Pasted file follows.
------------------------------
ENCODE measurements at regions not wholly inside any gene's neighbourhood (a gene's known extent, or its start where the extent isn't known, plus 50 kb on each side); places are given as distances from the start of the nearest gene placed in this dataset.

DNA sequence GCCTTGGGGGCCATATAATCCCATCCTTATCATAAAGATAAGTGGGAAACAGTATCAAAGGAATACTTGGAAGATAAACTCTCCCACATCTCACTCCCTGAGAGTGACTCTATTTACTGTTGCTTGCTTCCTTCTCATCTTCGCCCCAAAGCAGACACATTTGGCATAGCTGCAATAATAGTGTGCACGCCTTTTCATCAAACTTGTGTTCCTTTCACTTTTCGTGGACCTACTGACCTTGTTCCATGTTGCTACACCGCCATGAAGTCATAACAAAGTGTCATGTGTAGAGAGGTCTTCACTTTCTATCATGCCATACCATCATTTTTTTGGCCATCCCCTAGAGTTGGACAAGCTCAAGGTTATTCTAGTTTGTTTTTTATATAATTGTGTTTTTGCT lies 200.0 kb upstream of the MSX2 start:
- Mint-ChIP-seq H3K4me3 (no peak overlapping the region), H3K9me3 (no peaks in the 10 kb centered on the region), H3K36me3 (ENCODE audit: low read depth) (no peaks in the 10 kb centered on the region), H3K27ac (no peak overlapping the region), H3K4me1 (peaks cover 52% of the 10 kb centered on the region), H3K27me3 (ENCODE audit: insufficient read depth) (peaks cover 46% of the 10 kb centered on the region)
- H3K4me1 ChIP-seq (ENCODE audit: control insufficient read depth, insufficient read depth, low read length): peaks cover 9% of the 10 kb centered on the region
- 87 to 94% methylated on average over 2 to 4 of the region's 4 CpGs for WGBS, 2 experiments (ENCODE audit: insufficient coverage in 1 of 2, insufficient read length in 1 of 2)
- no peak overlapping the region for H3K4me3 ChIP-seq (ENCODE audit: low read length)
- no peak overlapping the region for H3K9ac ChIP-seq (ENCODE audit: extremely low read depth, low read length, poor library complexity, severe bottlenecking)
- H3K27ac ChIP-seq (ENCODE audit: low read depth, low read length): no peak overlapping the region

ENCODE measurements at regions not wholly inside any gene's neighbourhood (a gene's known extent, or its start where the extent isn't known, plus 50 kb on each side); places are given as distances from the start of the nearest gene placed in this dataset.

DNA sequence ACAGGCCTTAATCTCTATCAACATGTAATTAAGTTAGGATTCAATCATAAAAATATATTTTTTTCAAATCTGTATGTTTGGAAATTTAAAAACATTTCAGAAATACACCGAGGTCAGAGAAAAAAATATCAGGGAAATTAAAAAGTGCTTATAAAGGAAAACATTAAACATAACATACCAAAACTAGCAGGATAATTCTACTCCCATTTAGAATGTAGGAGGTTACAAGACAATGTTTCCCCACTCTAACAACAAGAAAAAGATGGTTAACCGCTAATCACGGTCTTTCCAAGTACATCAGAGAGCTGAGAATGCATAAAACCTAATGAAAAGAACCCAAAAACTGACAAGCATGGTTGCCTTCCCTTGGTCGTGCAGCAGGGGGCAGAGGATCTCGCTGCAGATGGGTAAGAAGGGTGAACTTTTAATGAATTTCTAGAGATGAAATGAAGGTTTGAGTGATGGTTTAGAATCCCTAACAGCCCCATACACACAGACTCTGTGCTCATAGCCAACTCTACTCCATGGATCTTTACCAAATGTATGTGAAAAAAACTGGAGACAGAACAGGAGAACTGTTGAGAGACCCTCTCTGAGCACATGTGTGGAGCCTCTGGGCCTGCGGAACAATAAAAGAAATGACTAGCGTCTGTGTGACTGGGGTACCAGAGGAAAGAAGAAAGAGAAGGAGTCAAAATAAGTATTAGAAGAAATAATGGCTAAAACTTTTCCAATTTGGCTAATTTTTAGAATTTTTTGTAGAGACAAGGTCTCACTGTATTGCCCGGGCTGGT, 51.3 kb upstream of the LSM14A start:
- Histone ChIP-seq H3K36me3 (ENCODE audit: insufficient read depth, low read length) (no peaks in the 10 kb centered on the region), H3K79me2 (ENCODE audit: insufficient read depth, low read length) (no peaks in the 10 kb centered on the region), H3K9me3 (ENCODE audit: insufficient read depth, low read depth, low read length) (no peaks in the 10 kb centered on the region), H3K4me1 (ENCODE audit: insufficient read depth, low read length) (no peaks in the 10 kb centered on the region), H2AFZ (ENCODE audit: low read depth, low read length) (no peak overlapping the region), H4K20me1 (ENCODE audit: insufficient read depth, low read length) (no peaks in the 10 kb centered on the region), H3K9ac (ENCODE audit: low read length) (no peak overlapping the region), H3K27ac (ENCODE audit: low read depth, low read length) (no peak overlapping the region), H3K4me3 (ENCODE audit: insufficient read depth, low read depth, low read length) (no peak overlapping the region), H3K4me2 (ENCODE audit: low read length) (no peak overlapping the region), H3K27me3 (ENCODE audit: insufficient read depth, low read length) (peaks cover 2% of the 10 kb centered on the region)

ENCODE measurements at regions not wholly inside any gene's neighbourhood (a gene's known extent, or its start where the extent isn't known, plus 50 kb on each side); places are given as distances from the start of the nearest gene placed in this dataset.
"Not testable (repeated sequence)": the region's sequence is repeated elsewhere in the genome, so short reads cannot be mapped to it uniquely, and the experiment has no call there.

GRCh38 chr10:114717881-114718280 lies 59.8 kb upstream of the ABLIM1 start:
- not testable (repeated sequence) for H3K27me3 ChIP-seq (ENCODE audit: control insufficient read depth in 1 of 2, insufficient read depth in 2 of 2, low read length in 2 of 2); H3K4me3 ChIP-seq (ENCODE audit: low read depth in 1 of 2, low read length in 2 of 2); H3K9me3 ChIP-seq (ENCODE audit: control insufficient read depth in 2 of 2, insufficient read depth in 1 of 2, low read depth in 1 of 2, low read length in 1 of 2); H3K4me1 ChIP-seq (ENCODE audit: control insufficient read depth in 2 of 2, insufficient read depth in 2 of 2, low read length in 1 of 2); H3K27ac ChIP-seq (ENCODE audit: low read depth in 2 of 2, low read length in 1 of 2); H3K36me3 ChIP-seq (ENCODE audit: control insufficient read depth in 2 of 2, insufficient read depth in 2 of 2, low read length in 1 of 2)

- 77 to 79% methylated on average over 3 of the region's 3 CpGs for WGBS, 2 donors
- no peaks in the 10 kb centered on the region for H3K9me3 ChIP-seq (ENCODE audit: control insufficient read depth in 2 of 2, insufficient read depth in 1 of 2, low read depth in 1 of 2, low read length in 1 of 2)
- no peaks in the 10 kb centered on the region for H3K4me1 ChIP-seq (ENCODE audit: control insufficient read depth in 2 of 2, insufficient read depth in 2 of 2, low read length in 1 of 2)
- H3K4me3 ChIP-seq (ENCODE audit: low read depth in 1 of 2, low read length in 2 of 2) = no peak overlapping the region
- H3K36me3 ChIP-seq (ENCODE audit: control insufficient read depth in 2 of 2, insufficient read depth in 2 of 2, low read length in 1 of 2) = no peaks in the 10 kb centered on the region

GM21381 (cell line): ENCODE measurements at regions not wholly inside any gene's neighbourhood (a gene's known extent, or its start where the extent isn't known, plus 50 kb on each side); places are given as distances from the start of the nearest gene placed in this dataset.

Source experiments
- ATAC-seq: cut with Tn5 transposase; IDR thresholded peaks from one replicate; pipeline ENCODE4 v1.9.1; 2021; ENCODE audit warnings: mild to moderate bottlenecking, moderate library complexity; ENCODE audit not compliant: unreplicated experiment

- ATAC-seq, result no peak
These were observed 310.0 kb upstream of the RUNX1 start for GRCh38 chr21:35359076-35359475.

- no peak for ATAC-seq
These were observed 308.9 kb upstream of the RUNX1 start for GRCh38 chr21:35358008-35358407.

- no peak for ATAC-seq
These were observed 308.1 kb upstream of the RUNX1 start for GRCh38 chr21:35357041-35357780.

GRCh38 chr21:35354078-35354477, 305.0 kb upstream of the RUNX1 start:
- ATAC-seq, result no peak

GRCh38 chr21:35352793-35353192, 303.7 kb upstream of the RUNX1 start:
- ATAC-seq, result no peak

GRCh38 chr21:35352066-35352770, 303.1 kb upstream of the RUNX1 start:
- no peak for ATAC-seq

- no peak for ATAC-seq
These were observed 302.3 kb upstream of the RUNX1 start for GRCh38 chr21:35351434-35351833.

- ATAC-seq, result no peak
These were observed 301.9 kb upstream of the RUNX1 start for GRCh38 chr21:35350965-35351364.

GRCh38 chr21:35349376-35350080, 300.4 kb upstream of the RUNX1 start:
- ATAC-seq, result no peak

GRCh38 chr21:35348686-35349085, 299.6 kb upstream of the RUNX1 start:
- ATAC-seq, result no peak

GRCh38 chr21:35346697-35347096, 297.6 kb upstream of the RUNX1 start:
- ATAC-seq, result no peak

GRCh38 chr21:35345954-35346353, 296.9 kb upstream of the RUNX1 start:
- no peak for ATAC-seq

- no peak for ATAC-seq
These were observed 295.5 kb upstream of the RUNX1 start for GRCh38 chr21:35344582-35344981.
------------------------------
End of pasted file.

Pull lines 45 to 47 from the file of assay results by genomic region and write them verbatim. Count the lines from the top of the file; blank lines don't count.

- ATAC-seq, result no peak

GRCh38 chr21:35345954-35346353, 296.9 kb upstream of the RUNX1 start:
- no peak for ATAC-seq